Those dehydrated meals always require a certain amount of time to regain their form, substance, and texture....and without a watch, my poor wife felt clueless. If you open the pot to check on them, they quickly get cold. Luckily, I was there with my watch, and was able to tell her how long exactly, to the second, the food had been rehydrating,

You could have just asked her to count out loud for timing of the rehydrating of the food (one one-thousand, two one-thousand, three one-thousand, ...). wink

It's funny, during weeks where I'm spending a lot of time outdoors, I really don't need a watch to tell time if it's sunny outside. I tend to be accurate give or take ten minutes just by knowing where the sun is positioned in the sky. Yet, that said, I tend to feel naked if I'm not wearing my watch while I'm away from my house. Even when I have my cell phone (which of course has a built-in clock).
Re: Time on the Trail
September 21, 2011 10:20AM
On our trips, a watch is important although not having one can be worked around. For instance our compact digital cameras date and time stamp each image. On our base camping trips, each person often goes off solo on their own activities. Sometimes we make plans to break camp or have an activity at a given time so if someone doesn't have a watch, that might be an issue. No one wants to pack up and sit around waiting for a person say fishing at a nearby lake to return at 11am just because they were at a loss to know what time it really was when plans were to pack up at 10am then leave. With we photographers, we sometimes get up at pre-dawn and then set out for miles to some location we wish to photograph at sunrise. Without a watch, we might mistake sleepy 3am for 4:30am and that would be a very annoying wait for light. And of course most digital watches have teeny alarms that can help waking up at specific set times. Also later in the afternoon we often need to be aware of how far from the end of the day it is in order to be able to hike to this planned place or that in order to photograph in appropriate light. I tend to be a light sleeper waking up several times during a night. And sometimes I'll then look at my watch to see how much more sleep I can get. It is very reassuring when one is tired to wake up say at 2am and know we have 4 more hours of possible sleep than to start worrying it is already 4:30am and dawn is about to break.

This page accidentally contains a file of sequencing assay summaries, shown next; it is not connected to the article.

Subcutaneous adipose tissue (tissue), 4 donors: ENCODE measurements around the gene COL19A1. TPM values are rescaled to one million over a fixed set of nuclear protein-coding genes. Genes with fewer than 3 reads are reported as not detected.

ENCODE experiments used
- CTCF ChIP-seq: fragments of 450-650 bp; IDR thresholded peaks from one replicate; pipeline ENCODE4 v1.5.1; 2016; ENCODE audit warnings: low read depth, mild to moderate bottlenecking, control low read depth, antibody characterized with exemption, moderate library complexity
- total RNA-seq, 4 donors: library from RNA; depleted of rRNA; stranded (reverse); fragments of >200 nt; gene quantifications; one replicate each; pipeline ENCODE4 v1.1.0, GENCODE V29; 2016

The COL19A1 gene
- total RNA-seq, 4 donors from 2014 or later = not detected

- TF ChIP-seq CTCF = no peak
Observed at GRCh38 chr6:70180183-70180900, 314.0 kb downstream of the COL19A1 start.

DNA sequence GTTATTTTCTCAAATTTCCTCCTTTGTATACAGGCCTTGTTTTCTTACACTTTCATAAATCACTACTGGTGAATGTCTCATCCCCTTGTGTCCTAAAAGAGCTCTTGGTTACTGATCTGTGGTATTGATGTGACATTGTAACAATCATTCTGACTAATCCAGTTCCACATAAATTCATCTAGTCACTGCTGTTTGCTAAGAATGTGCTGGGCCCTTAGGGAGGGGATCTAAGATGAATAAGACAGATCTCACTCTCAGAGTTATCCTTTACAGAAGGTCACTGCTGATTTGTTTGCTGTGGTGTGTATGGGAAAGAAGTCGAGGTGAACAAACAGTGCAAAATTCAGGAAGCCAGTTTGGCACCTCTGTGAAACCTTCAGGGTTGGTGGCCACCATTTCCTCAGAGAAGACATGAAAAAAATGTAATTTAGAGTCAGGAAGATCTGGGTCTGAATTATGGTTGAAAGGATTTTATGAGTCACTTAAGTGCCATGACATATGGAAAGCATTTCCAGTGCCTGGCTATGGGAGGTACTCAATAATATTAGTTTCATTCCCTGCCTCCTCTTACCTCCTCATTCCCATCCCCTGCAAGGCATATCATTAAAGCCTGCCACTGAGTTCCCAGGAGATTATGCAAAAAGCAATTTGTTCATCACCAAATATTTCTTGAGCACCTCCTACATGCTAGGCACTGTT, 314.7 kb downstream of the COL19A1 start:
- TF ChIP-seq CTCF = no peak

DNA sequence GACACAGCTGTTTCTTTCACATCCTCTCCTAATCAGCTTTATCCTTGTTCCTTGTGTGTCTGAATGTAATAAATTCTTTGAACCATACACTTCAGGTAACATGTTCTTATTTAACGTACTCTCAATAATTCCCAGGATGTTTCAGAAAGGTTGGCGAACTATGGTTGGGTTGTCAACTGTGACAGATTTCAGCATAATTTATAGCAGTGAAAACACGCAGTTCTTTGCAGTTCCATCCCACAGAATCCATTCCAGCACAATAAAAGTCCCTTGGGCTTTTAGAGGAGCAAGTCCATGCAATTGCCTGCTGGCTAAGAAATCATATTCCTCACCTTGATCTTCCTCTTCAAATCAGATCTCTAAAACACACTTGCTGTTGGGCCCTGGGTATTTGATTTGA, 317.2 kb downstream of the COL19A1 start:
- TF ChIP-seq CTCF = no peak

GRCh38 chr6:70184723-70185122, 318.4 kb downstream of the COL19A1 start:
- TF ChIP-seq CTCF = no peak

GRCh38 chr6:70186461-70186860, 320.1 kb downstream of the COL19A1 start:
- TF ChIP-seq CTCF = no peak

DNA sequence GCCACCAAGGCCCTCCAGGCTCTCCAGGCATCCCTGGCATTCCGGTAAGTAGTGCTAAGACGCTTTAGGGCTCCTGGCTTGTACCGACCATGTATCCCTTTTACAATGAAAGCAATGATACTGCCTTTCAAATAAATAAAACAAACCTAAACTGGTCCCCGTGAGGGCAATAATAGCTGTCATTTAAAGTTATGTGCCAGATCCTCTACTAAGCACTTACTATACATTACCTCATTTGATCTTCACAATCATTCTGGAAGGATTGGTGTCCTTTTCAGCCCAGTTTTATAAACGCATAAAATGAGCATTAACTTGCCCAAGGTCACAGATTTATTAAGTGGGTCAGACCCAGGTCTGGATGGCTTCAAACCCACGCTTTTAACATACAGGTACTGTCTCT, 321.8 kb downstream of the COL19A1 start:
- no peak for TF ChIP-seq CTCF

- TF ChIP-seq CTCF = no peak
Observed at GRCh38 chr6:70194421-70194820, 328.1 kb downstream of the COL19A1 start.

David



http://www.davidsenesac.com



Edited 1 time(s). Last edit at 09/21/2011 10:22AM by DavidSenesac.
Re: Time on the Trail
September 21, 2011 11:39AM
I am a photographer and often want to be at a certain place at a certain time for the light. I check the time often to make sure I will make it.
avatar Re: Time on the Trail
September 21, 2011 01:33PM
I haven't worn a watch in years. I use my iphone to tell the time, although that obviously doesnt work on backpacking trips. I'm generally within 15 minutes of the right time when I guess based on the sun's position. If I really need to be exact I can always check my GPS (if I carry it) or my Kindle.

On the freezedried meals, I tend to wait longer than recommended, just to be on the safe side and make sure its fully rehydrated.
Sorry, only registered users may post in this forum.

Click here to login